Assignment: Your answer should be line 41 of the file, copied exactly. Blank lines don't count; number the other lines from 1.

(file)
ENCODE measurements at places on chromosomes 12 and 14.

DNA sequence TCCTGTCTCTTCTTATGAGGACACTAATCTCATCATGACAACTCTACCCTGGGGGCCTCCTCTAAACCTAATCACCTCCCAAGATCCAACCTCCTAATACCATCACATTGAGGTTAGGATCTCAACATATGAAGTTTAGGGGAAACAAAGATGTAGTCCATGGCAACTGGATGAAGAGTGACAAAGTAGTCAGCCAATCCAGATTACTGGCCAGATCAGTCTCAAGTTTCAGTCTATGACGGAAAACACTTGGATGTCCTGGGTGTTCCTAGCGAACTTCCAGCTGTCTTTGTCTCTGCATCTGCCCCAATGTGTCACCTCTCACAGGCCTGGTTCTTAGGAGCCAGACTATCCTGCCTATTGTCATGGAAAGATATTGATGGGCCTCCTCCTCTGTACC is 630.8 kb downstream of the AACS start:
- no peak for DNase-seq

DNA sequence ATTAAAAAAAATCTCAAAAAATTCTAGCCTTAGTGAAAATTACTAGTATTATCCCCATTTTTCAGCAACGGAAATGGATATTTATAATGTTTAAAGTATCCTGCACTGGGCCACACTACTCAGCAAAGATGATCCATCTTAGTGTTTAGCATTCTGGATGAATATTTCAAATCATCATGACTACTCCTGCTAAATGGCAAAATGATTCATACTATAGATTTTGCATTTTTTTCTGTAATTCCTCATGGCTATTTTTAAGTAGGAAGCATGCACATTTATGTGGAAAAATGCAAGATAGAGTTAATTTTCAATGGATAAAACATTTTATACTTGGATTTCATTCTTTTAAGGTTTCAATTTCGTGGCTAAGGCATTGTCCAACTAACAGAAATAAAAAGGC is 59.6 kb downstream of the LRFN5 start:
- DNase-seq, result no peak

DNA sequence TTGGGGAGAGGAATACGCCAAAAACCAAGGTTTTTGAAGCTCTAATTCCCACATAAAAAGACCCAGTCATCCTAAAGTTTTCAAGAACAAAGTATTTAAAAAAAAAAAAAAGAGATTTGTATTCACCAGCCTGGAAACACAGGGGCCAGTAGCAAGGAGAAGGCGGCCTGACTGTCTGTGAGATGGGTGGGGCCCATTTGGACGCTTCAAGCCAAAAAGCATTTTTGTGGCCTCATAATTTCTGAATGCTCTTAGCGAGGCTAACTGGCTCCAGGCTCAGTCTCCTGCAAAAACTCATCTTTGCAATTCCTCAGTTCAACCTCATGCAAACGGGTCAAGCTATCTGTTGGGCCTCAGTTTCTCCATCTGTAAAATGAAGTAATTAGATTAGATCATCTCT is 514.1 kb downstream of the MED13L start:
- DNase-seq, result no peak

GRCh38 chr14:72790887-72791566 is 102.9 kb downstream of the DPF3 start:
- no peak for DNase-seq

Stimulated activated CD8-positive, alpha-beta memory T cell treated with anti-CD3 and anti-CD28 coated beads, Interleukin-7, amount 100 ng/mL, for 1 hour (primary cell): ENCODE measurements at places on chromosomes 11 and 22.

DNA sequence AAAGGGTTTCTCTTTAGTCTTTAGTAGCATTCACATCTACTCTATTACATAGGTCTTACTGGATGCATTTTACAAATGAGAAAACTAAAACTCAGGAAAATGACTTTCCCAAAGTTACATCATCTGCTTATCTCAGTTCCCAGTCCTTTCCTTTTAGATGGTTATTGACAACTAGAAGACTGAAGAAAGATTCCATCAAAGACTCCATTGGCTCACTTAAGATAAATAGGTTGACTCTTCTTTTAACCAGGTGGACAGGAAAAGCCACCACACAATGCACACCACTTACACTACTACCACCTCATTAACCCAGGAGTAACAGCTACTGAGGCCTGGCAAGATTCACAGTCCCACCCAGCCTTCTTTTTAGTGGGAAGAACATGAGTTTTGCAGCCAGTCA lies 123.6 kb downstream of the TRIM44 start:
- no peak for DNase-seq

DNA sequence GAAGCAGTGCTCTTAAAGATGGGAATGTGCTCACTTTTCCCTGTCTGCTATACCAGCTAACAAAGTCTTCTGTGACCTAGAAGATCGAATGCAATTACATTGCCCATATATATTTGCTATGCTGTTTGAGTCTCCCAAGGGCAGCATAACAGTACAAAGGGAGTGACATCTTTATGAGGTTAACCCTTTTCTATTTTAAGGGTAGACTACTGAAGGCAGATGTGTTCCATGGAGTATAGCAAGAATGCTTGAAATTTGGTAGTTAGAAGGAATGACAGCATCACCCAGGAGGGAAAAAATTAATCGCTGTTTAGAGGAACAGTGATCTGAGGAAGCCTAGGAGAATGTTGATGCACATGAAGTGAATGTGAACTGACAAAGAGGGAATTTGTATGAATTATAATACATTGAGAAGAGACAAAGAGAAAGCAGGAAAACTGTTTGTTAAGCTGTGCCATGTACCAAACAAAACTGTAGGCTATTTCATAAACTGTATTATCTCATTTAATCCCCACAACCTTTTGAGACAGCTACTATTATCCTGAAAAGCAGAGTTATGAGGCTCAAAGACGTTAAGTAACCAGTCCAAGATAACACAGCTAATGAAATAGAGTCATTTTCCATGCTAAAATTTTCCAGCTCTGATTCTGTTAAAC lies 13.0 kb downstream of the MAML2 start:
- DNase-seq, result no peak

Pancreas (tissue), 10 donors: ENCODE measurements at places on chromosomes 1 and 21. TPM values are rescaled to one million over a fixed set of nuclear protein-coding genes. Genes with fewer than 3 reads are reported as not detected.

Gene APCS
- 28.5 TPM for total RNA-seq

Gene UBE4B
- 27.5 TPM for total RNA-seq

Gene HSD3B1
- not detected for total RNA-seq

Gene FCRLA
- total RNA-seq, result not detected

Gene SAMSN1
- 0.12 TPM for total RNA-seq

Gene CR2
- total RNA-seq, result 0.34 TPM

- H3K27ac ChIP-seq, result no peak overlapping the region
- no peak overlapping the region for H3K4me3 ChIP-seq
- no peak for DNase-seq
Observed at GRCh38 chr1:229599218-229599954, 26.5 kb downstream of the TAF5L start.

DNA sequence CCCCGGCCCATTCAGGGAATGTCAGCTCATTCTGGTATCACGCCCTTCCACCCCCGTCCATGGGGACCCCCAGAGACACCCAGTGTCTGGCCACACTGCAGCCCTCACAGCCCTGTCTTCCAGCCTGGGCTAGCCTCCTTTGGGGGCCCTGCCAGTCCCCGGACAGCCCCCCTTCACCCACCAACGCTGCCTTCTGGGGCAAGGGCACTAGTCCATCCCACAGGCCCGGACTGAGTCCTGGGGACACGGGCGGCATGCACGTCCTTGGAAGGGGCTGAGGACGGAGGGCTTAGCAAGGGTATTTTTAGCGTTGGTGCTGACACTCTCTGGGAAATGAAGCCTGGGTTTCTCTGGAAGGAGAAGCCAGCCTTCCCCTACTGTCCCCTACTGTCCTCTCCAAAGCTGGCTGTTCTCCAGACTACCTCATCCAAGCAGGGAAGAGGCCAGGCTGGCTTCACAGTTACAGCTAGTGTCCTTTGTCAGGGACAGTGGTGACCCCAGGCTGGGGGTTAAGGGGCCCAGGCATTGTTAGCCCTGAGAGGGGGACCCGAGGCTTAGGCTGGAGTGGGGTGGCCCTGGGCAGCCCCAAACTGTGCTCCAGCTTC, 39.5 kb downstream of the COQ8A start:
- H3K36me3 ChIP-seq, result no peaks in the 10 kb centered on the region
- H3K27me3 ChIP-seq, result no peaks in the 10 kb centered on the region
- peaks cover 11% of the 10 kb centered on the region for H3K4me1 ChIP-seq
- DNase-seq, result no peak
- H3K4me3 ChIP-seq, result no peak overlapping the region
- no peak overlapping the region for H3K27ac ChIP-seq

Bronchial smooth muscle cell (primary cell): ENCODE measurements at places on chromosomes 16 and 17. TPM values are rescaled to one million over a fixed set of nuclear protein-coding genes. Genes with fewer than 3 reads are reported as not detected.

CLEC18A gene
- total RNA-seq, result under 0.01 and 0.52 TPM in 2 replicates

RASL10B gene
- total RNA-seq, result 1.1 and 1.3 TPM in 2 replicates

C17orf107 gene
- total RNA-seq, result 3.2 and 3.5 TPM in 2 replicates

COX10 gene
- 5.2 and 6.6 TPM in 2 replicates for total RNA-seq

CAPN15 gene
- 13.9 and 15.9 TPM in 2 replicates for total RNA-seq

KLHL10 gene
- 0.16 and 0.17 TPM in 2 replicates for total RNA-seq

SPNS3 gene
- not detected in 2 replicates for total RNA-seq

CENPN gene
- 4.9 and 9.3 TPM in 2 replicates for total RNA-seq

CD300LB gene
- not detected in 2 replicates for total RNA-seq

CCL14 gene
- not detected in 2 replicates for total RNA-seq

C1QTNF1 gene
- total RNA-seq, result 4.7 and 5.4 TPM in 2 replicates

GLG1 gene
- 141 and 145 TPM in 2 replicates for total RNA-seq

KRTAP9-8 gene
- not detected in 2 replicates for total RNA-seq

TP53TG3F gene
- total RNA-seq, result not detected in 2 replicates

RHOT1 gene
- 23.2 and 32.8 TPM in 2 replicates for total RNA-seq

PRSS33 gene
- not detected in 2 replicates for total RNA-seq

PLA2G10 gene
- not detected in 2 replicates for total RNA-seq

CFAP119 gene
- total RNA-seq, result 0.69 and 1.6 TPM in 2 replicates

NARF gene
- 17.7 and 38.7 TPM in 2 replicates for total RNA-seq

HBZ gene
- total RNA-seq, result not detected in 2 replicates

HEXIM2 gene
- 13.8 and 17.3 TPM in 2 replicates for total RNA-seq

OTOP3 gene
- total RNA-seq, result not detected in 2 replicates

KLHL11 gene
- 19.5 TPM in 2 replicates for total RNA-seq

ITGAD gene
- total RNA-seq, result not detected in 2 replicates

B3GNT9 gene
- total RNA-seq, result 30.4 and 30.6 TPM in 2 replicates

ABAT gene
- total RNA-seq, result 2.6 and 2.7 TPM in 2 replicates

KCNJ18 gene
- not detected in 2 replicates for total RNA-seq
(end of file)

- total RNA-seq, result under 0.01 and 0.52 TPM in 2 replicates